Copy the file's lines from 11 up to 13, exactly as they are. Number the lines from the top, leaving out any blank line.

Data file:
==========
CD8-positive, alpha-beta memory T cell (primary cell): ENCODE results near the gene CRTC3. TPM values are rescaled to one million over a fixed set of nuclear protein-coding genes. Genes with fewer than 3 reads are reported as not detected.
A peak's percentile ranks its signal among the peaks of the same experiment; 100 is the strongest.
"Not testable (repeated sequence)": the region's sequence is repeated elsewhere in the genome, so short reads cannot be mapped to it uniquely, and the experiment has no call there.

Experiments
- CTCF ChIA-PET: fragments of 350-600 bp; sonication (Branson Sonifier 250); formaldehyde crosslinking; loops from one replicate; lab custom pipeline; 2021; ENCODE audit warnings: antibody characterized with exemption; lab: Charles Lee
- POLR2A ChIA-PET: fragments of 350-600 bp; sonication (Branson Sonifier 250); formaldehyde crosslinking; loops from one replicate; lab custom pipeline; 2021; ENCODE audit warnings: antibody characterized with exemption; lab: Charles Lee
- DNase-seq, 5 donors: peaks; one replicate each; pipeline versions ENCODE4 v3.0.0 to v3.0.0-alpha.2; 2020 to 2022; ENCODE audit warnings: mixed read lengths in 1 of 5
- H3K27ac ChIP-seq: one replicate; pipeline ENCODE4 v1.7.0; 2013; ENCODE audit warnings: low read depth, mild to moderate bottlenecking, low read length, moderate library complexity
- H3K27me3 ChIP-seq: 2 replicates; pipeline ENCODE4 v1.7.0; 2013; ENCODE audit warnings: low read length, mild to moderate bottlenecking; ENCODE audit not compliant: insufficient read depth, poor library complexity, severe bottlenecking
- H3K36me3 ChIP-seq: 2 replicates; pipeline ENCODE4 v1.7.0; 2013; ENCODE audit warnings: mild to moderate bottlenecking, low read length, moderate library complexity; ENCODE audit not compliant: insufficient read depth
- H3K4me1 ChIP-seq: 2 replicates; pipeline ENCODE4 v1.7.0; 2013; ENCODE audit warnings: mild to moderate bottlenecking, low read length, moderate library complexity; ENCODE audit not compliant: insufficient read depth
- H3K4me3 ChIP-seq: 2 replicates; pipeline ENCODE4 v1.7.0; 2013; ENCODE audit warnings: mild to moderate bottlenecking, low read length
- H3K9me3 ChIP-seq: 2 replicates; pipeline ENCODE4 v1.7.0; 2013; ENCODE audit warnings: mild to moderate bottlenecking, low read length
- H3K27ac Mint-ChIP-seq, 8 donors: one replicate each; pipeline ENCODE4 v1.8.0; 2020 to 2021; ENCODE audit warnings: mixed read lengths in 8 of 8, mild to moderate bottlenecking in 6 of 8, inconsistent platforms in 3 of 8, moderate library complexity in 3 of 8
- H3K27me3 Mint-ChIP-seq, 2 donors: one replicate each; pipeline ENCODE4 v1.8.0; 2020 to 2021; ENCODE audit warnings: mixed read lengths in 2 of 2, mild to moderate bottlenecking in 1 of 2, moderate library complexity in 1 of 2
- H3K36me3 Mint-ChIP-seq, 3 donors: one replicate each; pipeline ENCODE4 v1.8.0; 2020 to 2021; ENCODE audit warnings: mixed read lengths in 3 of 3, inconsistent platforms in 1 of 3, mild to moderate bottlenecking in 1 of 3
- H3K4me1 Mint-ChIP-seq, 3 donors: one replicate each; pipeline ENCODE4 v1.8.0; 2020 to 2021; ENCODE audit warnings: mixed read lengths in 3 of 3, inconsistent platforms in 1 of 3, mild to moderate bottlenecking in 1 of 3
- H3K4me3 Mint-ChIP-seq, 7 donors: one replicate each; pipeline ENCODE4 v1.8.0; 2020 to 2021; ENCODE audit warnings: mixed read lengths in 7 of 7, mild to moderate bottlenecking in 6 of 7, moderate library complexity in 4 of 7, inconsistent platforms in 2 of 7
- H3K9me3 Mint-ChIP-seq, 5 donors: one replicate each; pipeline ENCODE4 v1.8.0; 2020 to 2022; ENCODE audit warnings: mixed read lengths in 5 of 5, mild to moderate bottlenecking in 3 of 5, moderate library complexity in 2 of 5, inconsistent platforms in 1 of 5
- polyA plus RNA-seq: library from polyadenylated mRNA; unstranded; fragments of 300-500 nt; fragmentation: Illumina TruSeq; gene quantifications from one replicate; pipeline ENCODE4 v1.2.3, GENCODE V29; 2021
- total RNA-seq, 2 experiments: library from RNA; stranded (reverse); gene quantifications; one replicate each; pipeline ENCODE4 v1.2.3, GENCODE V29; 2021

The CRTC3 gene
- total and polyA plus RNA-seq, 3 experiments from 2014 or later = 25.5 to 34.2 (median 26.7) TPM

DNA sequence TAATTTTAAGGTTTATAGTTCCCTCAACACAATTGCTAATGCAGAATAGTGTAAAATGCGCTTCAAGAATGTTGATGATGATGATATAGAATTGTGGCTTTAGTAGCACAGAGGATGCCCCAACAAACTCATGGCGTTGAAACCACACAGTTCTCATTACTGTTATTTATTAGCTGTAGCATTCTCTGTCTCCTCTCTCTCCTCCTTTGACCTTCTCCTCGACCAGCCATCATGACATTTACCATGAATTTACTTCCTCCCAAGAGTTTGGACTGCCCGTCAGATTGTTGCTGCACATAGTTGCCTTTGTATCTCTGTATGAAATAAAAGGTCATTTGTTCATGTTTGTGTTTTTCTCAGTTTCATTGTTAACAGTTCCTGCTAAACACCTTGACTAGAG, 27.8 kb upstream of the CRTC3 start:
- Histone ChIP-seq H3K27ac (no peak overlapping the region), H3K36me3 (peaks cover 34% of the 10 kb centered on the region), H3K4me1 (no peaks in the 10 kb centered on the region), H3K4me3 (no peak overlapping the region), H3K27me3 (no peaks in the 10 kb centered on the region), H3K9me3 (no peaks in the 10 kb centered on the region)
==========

- H3K4me1 ChIP-seq: 2 replicates; pipeline ENCODE4 v1.7.0; 2013; ENCODE audit warnings: mild to moderate bottlenecking, low read length, moderate library complexity; ENCODE audit not compliant: insufficient read depth
- H3K4me3 ChIP-seq: 2 replicates; pipeline ENCODE4 v1.7.0; 2013; ENCODE audit warnings: mild to moderate bottlenecking, low read length
- H3K9me3 ChIP-seq: 2 replicates; pipeline ENCODE4 v1.7.0; 2013; ENCODE audit warnings: mild to moderate bottlenecking, low read length